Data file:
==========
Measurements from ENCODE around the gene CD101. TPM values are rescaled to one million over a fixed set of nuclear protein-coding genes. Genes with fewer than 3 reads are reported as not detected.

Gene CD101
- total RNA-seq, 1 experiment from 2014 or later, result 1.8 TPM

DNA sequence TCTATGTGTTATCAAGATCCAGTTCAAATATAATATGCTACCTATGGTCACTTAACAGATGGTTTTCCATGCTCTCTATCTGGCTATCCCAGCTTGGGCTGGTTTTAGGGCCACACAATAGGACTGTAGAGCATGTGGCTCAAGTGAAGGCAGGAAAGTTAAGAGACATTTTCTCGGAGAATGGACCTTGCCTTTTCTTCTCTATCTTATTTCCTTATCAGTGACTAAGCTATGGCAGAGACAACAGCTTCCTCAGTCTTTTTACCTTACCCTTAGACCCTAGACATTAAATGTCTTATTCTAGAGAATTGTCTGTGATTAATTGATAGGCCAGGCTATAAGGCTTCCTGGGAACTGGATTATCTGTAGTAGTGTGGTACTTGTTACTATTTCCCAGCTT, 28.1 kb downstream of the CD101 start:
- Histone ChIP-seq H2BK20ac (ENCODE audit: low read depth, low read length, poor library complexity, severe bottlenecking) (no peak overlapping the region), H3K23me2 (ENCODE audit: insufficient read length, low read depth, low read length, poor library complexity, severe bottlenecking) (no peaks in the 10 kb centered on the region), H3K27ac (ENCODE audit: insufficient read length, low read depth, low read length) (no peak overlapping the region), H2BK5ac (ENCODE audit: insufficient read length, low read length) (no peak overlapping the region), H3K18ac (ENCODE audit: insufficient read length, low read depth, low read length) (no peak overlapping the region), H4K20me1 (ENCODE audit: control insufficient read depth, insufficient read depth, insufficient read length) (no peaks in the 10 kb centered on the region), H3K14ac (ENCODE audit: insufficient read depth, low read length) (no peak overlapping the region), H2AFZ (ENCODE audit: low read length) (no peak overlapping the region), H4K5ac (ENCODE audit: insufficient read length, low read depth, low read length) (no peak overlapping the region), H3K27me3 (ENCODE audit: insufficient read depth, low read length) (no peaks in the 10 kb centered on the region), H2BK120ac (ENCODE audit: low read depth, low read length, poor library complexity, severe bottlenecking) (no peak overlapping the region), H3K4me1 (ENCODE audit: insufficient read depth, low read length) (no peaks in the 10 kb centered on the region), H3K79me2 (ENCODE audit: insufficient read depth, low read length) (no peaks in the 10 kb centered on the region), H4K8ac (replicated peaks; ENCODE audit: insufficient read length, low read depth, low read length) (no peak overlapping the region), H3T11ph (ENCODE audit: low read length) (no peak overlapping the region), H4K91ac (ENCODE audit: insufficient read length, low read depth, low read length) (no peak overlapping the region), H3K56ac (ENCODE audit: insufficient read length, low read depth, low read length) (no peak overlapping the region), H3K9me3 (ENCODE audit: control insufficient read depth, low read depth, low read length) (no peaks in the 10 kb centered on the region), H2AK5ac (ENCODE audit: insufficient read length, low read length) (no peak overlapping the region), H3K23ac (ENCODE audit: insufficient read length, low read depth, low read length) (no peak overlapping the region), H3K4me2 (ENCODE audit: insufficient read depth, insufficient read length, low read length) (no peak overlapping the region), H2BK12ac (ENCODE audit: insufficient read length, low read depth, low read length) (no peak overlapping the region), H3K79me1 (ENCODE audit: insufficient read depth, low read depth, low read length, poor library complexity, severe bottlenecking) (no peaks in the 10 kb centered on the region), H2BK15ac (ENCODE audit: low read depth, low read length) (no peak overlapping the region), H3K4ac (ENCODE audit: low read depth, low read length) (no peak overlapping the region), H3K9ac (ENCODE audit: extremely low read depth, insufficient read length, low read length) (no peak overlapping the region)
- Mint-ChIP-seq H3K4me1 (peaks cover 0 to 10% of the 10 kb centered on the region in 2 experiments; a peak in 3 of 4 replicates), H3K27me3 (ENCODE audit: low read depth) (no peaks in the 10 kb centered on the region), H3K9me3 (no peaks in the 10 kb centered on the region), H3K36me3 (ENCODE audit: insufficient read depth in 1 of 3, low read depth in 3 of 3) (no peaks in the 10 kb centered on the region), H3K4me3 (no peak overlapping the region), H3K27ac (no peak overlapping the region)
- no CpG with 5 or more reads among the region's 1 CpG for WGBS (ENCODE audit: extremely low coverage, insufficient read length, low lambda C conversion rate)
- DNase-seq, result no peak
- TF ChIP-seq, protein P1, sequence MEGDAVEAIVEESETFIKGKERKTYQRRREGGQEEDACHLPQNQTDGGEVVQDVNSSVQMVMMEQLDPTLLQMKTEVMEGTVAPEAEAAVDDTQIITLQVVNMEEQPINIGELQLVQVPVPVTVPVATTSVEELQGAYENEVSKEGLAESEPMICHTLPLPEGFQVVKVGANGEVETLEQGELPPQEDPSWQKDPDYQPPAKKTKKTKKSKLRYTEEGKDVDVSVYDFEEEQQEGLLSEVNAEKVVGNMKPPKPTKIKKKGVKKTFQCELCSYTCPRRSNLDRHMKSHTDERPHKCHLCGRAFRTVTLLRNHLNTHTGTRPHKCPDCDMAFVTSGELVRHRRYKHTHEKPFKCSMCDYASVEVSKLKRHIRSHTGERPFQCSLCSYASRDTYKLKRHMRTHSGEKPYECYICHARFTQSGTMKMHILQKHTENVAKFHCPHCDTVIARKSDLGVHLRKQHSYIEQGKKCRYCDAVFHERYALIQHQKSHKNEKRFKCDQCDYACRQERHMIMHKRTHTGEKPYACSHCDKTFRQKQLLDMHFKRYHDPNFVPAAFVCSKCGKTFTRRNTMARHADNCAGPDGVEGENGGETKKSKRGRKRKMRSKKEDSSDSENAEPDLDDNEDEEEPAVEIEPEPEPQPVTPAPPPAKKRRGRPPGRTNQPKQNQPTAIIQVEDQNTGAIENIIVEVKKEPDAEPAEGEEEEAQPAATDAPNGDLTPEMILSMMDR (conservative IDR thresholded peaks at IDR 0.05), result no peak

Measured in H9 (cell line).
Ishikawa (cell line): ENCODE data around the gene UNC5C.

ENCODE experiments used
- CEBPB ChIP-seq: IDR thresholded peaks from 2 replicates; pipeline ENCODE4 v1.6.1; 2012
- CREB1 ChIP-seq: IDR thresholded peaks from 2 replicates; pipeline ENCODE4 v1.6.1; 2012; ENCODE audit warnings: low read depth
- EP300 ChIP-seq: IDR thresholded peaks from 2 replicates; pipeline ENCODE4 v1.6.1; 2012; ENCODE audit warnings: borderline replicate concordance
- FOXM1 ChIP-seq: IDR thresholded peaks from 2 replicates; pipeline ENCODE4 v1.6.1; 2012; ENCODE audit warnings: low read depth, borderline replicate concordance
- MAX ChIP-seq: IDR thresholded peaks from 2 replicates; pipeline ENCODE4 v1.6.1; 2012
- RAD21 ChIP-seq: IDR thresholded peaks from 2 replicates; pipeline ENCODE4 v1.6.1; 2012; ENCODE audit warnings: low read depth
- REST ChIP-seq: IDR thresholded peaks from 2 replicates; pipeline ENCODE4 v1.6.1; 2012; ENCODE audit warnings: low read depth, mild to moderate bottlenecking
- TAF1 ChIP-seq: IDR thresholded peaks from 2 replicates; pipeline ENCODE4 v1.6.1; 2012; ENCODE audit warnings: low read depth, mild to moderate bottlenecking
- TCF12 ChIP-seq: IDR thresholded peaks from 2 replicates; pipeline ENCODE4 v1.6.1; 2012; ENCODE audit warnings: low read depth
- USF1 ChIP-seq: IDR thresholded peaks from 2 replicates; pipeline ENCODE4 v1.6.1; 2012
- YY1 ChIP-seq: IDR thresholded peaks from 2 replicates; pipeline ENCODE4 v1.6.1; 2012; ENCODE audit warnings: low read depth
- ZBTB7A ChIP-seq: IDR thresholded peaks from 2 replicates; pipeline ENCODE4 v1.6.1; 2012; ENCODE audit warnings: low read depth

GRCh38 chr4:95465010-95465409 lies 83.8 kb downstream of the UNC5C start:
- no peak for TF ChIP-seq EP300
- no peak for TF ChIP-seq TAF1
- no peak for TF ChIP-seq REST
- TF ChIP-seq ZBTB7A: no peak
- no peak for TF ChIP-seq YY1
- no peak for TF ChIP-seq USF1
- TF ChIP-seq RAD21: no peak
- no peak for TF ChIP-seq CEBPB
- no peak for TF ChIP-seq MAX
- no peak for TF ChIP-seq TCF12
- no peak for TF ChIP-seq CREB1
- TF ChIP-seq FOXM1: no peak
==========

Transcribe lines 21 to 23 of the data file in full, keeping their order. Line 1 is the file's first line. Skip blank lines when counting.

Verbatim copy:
- TCF12 ChIP-seq: IDR thresholded peaks from 2 replicates; pipeline ENCODE4 v1.6.1; 2012; ENCODE audit warnings: low read depth
- USF1 ChIP-seq: IDR thresholded peaks from 2 replicates; pipeline ENCODE4 v1.6.1; 2012
- YY1 ChIP-seq: IDR thresholded peaks from 2 replicates; pipeline ENCODE4 v1.6.1; 2012; ENCODE audit warnings: low read depth